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Children's Discovery of the Active Mind [electronic resource] :Phenomenological Awareness, Social Experience, and Knowledge About Cognition / by Bradford H. Pillow.

By: Pillow, Bradford H [author.].
Contributor(s): SpringerLink (Online service).
Material type: materialTypeLabelBookSeries: SpringerBriefs in Psychology: Publisher: New York, NY : Springer New York, 2012Description: XI, 99 p. 1 illus. online resource.Content type: text Media type: computer Carrier type: online resourceISBN: 9781461422488.Subject(s): Psychology | Educational psychology | Education -- Psychology | Developmental psychology | Personality | Social psychology | Cognitive psychology | Psychology | Developmental Psychology | Educational Psychology | Cognitive Psychology | Personality and Social PsychologyDDC classification: 155 Online resources: Click Here-Springer eBooks (In-Campus Access) | Click Here-Springer eBooks (Off-Campus Access)
Contents:
Chapter 1. Learning About Cognitive Activities -- Chapter 2. Conceptual Knowledge About Cognitive Activities -- Chapter 3. Phenomenological Awareness: Consciousness and the Development of Cognitive Monitoring -- Chapter 4. Social Experience as a Source of Information about Mental Events -- Chapter 5. Patterns of Influence Among Phenomenological Awareness, Social Experience, and Conceptual Knowledge -- Chapter 6. Conclusion.
In: Springer eBooksSummary: During the past 25 years, a great deal of research and theory has addressed the development of young children's understanding of mental states such as knowledge, beliefs, desires, intentions, and emotions.  Although developments in children's understanding of the mind subsequent to early childhood has received less attention, in recent years a growing body of research has emerged examining understanding of psychological functioning during middle and late childhood. Combined with the literature on adolescent epistemological development, this research provides a broader picture of age-related changes in children's understanding of the mind. Guided by the goals of describing developmental changes in children's concepts of cognitive functioning and identifying sources of information that contribute to learning about cognition, Children's Discovery of the Active Mind organizes empirical literature concerning the development of children's knowledge of cognitive activities from early childhood to adolescence and presents a conceptual framework that integrates children's introspective activities with social influences on development.  Bringing together theoretical and empirical work from developmental, cognitive, and social psychology, the author argues that rather than depending upon a single source of information, developmental progress is driven by combinations of children's conceptual knowledge of mental functioning, children's phenomenological awareness of their own cognitive activities, and children's social experience.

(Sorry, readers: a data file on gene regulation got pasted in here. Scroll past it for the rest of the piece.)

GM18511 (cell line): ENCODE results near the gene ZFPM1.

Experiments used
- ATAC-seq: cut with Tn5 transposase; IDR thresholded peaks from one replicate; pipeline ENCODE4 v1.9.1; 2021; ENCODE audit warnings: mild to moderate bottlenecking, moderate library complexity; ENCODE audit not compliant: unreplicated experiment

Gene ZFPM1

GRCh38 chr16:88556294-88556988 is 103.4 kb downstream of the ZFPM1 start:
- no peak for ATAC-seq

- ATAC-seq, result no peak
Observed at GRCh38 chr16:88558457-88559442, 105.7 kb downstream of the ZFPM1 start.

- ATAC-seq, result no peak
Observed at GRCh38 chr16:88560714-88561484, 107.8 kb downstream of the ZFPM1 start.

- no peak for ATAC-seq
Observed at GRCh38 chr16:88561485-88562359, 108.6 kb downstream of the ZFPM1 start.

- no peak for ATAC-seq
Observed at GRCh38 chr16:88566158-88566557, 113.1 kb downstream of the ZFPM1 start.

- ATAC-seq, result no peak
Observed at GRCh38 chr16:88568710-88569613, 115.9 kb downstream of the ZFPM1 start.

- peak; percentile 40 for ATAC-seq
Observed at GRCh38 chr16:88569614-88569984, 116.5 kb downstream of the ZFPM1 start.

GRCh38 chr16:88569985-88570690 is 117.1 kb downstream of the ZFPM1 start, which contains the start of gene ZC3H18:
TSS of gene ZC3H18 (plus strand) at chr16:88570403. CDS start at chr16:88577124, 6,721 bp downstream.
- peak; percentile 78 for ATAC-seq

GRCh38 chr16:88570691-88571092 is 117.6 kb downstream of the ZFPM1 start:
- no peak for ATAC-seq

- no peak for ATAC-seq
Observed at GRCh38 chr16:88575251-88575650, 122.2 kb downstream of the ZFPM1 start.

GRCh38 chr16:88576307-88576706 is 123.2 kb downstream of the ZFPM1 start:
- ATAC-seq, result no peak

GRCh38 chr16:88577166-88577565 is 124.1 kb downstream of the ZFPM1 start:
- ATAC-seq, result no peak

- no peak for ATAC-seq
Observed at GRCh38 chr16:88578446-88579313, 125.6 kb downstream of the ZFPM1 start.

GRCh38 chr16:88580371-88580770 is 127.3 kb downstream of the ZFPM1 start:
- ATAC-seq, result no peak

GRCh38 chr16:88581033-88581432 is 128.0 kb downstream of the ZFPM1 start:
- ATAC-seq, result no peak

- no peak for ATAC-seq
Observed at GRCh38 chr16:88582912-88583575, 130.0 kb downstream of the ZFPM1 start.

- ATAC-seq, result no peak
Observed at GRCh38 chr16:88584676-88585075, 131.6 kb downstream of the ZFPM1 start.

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Chapter 1. Learning About Cognitive Activities -- Chapter 2. Conceptual Knowledge About Cognitive Activities -- Chapter 3. Phenomenological Awareness: Consciousness and the Development of Cognitive Monitoring -- Chapter 4. Social Experience as a Source of Information about Mental Events -- Chapter 5. Patterns of Influence Among Phenomenological Awareness, Social Experience, and Conceptual Knowledge -- Chapter 6. Conclusion.

During the past 25 years, a great deal of research and theory has addressed the development of young children's understanding of mental states such as knowledge, beliefs, desires, intentions, and emotions.  Although developments in children's understanding of the mind subsequent to early childhood has received less attention, in recent years a growing body of research has emerged examining understanding of psychological functioning during middle and late childhood. Combined with the literature on adolescent epistemological development, this research provides a broader picture of age-related changes in children's understanding of the mind. Guided by the goals of describing developmental changes in children's concepts of cognitive functioning and identifying sources of information that contribute to learning about cognition, Children's Discovery of the Active Mind organizes empirical literature concerning the development of children's knowledge of cognitive activities from early childhood to adolescence and presents a conceptual framework that integrates children's introspective activities with social influences on development.  Bringing together theoretical and empirical work from developmental, cognitive, and social psychology, the author argues that rather than depending upon a single source of information, developmental progress is driven by combinations of children's conceptual knowledge of mental functioning, children's phenomenological awareness of their own cognitive activities, and children's social experience.

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